Alkmaar, the cheesiest tourist experience in the Netherlands?

My favourite Dutch cheese anecdote involves Edam, home of the eponymously named round balls of wax-covered rubber masquerading as cheese. In the 17th century, when they were competing with England and France for mastery of the seas, Dutch ships would carry Edam on board. The wax covering kept it fresh for months, and it was used for food or traded for spices in the Far East. In desperate times, balls of Edam were also used as makeshift cannonballs when Dutch ships ran out of ammunition in battle.

Historic cheese market, Alkmaar, Netherlands

Historic cheese market, Alkmaar, Netherlands

Historic cheese market, Alkmaar, Netherlands

Historic cheese market, Alkmaar, Netherlands

Historic cheese market, Alkmaar, Netherlands

Historic cheese market, Alkmaar, Netherlands

Edam is a small relaxed town, proud of its cheese history, but not consumed by it. The Friday morning cheese market in Alkmaar, less than 30km away, is a very different story. It may be an authentic representation of the cheese market that’s been present in the town’s main square for over four centuries, but it also counts as one of the most touristy things you can do in the Netherlands. It’s almost as if the town descends into an act of collective cheese-related madness for half a day each week.

The cheesy experience begins almost as soon as you step off the train. A signpost to the market was embedded in a block of concrete painted to look like cheese. I followed the stream of people heading in that direction, but got a little distracted by some of the town’s incredible historic buildings. This would prove fateful for my chances of getting a good view of the cheese market. When I arrived the seating area was full, and at the barriers the crowds were standing two or three deep.

Luckily, most of the tourists weren’t Dutch. The last people you want to stand behind when trying to see something are citizens of the tallest nation on earth. I took up my spot and waited. People in traditional costume wandered around placing big rounds of wax-coated Gouda cheese on the floor, until the ancient Waagplein was covered in orange circles. Still nothing happened. Finally it was 10am, someone rang a bell and cheese carriers, cheese tasters, cheese officials and tourist cameras sprang into action.

The market was interesting and fun, but it felt a little like being in a cheese circus, everyone performing for the tourists. If it wasn’t for the tourist value that the market brings to Alkmaar, I imagine people would be buying and selling cheese in a modern air conditioned building and not running around under a hot sun in a shadeless square. At least the cheese bearers had cheerful hats to protect them from the sun. Some of us weren’t so lucky.

Historic cheese market, Alkmaar, Netherlands

Historic cheese market, Alkmaar, Netherlands

Historic cheese market, Alkmaar, Netherlands

Historic cheese market, Alkmaar, Netherlands

Historic cheese market, Alkmaar, Netherlands

Historic cheese market, Alkmaar, Netherlands

Historic cheese market, Alkmaar, Netherlands

Historic cheese market, Alkmaar, Netherlands

Historic cheese market, Alkmaar, Netherlands

Historic cheese market, Alkmaar, Netherlands

Soon the cheese carriers were in full flow. Eight rounds of cheese are loaded onto each wooden barrow, which are then carried by two people on leather straps to be weighed in the Waag building. The shape and weight (120kg) of the barrow give the carriers a peculiar ‘waddle’ as they trot/run with their loads. They seem to have a lot of fun in the process, but a few of the cheese carriers looked like they’d eaten one cheese too many. As the hot sun bore down, I began to feel a little concerned for their welfare.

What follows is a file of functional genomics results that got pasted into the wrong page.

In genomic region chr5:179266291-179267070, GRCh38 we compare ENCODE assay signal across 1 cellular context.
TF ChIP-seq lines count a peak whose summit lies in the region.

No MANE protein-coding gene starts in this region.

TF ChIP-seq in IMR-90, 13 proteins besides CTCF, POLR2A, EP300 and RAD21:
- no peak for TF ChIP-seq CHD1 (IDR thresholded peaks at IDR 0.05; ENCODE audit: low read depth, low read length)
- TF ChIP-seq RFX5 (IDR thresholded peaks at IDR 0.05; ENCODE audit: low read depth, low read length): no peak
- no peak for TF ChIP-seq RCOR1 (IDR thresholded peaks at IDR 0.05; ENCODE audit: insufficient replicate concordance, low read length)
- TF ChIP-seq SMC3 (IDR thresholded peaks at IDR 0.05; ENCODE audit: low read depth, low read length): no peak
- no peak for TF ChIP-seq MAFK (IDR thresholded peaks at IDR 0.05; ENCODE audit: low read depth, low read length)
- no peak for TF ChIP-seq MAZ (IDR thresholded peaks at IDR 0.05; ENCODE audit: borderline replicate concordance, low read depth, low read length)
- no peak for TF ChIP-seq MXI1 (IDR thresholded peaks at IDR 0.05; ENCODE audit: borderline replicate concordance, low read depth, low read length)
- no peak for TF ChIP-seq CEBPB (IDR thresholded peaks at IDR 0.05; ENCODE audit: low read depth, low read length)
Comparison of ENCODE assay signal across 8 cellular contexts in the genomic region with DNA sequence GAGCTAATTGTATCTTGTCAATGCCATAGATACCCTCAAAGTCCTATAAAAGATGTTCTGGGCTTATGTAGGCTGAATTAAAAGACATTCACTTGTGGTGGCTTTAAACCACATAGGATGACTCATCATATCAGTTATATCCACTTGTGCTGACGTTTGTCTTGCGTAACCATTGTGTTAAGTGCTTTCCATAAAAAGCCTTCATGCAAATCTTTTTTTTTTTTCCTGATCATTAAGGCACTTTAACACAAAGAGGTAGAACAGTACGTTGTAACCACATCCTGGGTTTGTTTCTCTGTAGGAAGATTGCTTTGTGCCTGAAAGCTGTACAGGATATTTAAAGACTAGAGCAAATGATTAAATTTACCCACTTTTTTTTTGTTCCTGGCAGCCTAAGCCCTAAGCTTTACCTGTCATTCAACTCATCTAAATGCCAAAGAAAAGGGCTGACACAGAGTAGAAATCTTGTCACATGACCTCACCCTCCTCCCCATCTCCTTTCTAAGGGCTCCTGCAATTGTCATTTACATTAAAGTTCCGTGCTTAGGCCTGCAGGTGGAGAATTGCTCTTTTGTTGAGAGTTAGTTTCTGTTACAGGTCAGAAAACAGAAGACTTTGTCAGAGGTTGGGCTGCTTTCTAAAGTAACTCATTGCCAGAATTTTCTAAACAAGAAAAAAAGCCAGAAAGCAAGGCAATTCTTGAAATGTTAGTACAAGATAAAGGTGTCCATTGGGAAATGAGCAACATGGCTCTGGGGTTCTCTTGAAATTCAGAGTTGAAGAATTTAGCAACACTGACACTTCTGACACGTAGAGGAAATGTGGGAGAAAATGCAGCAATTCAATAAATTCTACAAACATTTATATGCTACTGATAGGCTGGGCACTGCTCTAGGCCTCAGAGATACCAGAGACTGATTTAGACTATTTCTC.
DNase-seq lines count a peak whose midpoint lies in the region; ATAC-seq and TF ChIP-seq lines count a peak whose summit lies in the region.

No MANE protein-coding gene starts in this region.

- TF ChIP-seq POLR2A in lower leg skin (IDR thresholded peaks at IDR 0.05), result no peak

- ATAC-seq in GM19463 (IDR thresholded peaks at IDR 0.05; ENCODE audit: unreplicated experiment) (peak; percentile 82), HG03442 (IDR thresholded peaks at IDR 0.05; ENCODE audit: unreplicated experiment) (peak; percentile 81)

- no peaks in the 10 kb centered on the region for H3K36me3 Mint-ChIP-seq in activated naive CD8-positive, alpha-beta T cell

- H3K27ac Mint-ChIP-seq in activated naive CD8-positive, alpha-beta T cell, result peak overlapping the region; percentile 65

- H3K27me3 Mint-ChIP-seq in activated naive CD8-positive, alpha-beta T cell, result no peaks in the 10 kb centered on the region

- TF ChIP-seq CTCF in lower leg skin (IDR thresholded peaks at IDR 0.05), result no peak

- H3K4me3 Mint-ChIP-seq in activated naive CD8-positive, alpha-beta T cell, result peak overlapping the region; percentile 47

Once weighed, the cheese is ‘sold’ and taken to wheel barrows for transportation out of the square. To keep the crowds entertained, cheese tasters come around offering tastings and women dressed in clogs and splendid hats sell their cheesy wares for €10 a bag. All the while, the cheese carriers are running around in the background. The market lasts for two and a half hours, but after an hour I wandered off to explore Alkmaar’s lovely streets.

Historic cheese market, Alkmaar, Netherlands

Historic cheese market, Alkmaar, Netherlands

Historic cheese market, Alkmaar, Netherlands

Historic cheese market, Alkmaar, Netherlands

Historic cheese market, Alkmaar, Netherlands

Historic cheese market, Alkmaar, Netherlands

Historic cheese market, Alkmaar, Netherlands

Historic cheese market, Alkmaar, Netherlands

Historic cheese market, Alkmaar, Netherlands

Historic cheese market, Alkmaar, Netherlands

Cheese-related sights can be found around the town, including men punting cheese-filled boats on the town’s canals, and there’s a wealth of history to explore. On a market day though, it’s too crowded to fully enjoy. I decided to come back when there were fewer people. I did pop into the cheese museum, which was small and offered an insight into Dutch cheese making. They give you a plastic-wrapped piece of rubbery cheese that, when eaten, will make you thankful that the French also make cheese.

That doesn’t prevent the average Dutch person eating 19kg of the stuff each and every year; or the rest of the world buying 650 million kilos of Dutch cheese annually. There’s no accounting for taste!

Historic cheese market, Alkmaar, Netherlands

Historic cheese market, Alkmaar, Netherlands

Hanseatic glories in ancient Elburg

Medieval Elburg is unlike anywhere else I’ve visited in the Netherlands. Sitting on the shores of the former Zuiderzee, it was a prosperous fishing village when, in 1390, it was redesigned along a grid system and surrounded by defensive walls and moat. The straight cobbled streets and narrow lanes are reminiscent of modern Manhattan*, only in miniature. At first glance, it’s presence in the middle of the Dutch countryside is a bit of a mystery, but this was cutting edge urban design in 14th century Europe and Elburg was major trading town thanks to its role in the Hanseatic League.